You’d also help to prevent fires by giving people advice about fire safety.You’d need to be able to react quickly and remain calm in dangerous situations. You’d inspire the public’s confidence in rapidly-changing situations. Self-discipline, teamwork and following safety regulations are crucial.
In the fire prevention side of the job you would give talks and presentations to schools and other community groups. You would also inspect buildings to make sure that they meet fire safety regulations. When new buildings are being constructed you’d advise on fire safety measures.
Full Time Firefighter
A Career in FIREFIGHTING
Salary: from £23,366 to £59,565 per year
Firefighter working hours: 42 hours a week, which includes day and night shifts to cover a 24-hour service. As a retained firefighter, you would usually be based in rural areas or smaller towns. You may have another job but you would make yourself available in emergency situations.
Typical entry requirements: Currently there are no set entry requirements for this role however this may change in the future.
It would be useful to have : English and Maths to National 5 Level. Also Skills for Work Uniformed and Emergency Services (SCQF level 4), SQA Leadership Award (SCQF level 5/6) can be beneficial.
Attention to detail
Combustion - Hydrocarbons
Crude oil is a mixture of hydrocarbons. Energy is released during burning/oxidation and respiration. The most common form of oxidation is the direct reaction of a fuel with oxygen through combustion. Combustion is the reaction of burning a fuel in oxygen. Burning natural gas means reacting with the Oxygen in the air. There will be products from the reaction, these products can be collected and identified.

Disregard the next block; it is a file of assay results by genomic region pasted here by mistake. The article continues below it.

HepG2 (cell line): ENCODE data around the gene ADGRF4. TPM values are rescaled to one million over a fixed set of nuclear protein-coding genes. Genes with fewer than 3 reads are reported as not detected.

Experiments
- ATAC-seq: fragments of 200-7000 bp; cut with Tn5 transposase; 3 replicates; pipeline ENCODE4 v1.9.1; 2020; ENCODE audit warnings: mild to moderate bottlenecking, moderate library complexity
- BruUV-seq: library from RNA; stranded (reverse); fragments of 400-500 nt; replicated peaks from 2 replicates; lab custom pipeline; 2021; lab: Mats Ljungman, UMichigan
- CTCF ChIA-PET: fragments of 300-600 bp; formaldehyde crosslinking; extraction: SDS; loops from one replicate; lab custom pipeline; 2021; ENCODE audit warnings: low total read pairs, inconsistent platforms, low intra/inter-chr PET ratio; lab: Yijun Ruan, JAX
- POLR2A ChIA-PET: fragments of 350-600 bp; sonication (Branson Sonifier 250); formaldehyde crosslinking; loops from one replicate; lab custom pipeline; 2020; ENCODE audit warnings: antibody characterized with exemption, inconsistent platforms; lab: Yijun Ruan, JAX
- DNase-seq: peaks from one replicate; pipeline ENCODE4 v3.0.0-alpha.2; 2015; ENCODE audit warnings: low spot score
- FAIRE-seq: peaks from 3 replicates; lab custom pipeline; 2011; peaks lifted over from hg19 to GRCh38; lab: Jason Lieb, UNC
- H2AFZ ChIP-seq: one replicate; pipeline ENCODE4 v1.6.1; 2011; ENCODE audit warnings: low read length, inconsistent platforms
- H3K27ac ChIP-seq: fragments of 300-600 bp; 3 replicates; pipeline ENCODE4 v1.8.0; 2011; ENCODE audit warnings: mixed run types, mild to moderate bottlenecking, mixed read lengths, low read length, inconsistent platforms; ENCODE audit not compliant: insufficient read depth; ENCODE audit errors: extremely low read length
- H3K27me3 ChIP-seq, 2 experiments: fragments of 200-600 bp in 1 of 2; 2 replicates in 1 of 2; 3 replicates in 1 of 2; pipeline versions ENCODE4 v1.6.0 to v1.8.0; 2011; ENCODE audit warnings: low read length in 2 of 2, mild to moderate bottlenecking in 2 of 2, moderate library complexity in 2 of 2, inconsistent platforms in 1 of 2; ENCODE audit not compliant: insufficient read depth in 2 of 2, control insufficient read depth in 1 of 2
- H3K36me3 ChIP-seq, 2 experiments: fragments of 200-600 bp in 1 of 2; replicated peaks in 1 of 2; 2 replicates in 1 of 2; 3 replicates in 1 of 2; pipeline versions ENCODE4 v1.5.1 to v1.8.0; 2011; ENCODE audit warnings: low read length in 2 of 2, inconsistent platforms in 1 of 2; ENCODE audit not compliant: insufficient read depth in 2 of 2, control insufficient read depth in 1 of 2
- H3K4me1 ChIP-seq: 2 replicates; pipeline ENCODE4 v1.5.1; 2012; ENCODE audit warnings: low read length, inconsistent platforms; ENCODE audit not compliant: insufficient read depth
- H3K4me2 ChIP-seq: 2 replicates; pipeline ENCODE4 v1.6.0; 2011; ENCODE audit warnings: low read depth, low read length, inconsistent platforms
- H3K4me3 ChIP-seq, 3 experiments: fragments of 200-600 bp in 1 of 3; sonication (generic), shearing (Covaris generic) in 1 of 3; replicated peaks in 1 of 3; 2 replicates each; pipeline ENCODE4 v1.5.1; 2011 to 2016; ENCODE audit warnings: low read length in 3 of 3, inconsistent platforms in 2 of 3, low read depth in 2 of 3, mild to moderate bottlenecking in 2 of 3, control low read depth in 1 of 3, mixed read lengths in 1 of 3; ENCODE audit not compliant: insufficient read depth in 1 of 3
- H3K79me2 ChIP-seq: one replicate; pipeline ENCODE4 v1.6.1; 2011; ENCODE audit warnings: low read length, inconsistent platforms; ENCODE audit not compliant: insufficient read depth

Combustion can take two forms:
Complete combustion - where the fuel was burned in a plentiful supply of oxygen to produce carbon dioxide and water.
Incomplete combustion - where the hydrocarbons burn in a limited supply to produce carbon monoxide (a poisonous gas) and carbon.
Fossil fuels release carbon dioxide gas when they burn which adds to the greenhouse effect and increases global warming. Of the three fossil fuels, for a given amount of energy released, coal produces the most carbon dioxide and natural gas produces the least.
Coal and oil contain sulphur impurities. When these fuels burn, the sulphur burns too which releases sulphur dioxide (SO2) gas. Sulphur dioxide causes breathing problems for living creatures and contributes to acid rain:-
Use of catalytic converters to reduce carbon monoxide emissions. In engines, catalytic converters can be used to minimise the output of carbon monoxide. Reducing carbon emissions. Ways to reduce carbon dioxide emissions are explored (including methods of carbon capture). Impact on the environment of burning fossil fuels including the effect on the carbon cycle. Combustion of fossil fuels impacts on the environment and contributes to the carbon cycle.